Document Detail

Patterns of center of presure migration during prolonged unconstrained standing.
MedLine Citation:
PMID:  9924098     Owner:  NLM     Status:  MEDLINE    
Prolonged (>30 min) unconstrained standing (PUS) was studied in 10 young healthy subjects. The usual methods of stabilographic analysis assume a random center of pressure (COP) migration. This study was based on the opposite idea and showed that during PUS, specific and consistent patterns of the COP migration can be recognized by a computer algorithm. Three COP migration patterns were found: (a) shifting, a fast displacement of the average position of COP from one region to another; (b) fidgeting, a fast and large displacement and returning of COP to approximately the same position; and (c) drifting, a slow continuous displacement of the average position of COP. A software code was written and default parameter values were chosen for recognizing COP migration patterns. For 30-min PUS the following patterns were identified: Shifting was generally observed every 316 +/- 292 sec in the anterior-posterior (a-p) direction with an average shift amplitude of 17 +/- 15 mm, and every 199 +/- 148 sec in the medial-lateral (m-l) direction with an average shift amplitude of 22 +/- 38 mm. Corresponding time intervals for fidgeting were 59 +/- 15 sec in the a-p direction and 49 +/- 16 sec in the m-l direction. The average drift-to-drift interval was 319 +/- 173 sec in the a-p direction and 529 +/- 333 sec in the m-l direction.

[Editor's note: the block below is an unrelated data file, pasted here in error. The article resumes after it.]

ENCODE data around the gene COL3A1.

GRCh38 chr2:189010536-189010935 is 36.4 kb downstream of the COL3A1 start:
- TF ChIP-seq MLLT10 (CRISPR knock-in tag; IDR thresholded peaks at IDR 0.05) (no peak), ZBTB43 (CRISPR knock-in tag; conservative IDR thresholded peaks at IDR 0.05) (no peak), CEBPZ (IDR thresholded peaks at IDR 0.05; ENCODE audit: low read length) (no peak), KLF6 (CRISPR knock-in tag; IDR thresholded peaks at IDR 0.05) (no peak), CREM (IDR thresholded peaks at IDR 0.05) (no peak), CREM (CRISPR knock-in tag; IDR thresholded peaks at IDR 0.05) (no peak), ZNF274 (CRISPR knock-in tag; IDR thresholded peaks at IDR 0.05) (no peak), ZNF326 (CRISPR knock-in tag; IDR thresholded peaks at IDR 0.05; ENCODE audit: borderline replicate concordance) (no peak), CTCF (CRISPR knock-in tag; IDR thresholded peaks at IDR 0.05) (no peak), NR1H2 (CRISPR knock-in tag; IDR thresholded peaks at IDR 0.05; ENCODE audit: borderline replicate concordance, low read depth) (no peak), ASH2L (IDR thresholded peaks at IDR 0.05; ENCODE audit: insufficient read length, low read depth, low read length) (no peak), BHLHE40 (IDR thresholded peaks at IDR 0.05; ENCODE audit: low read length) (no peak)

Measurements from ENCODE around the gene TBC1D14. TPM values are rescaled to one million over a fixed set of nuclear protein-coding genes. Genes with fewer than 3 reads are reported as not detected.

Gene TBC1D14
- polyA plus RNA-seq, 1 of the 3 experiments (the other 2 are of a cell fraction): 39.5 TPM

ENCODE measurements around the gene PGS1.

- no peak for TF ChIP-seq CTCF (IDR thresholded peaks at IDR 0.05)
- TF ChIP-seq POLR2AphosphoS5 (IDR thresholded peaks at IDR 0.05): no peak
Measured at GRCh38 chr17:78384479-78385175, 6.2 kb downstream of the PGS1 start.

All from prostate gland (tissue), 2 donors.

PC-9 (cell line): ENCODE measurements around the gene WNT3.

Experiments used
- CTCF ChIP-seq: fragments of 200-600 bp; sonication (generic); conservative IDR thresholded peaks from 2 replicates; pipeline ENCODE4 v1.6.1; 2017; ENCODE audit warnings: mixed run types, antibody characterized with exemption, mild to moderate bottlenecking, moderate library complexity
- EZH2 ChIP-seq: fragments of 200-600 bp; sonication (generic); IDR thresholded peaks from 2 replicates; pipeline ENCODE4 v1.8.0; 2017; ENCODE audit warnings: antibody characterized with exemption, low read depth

M Duarte; V M Zatsiorsky
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Publication Detail:
Type:  Journal Article; Research Support, Non-U.S. Gov't    
Journal Detail:
Title:  Motor control     Volume:  3     ISSN:  1087-1640     ISO Abbreviation:  Motor Control     Publication Date:  1999 Jan 
Date Detail:
Created Date:  1999-03-11     Completed Date:  1999-03-11     Revised Date:  2006-11-15    
Medline Journal Info:
Nlm Unique ID:  9706297     Medline TA:  Motor Control     Country:  UNITED STATES    
Other Details:
Languages:  eng     Pagination:  12-27     Citation Subset:  IM; S    
Biomechanics Laboratory, Penn State, University Park 16802, USA.
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MeSH Terms
Posture / physiology*

From MEDLINE®/PubMed®, a database of the U.S. National Library of Medicine

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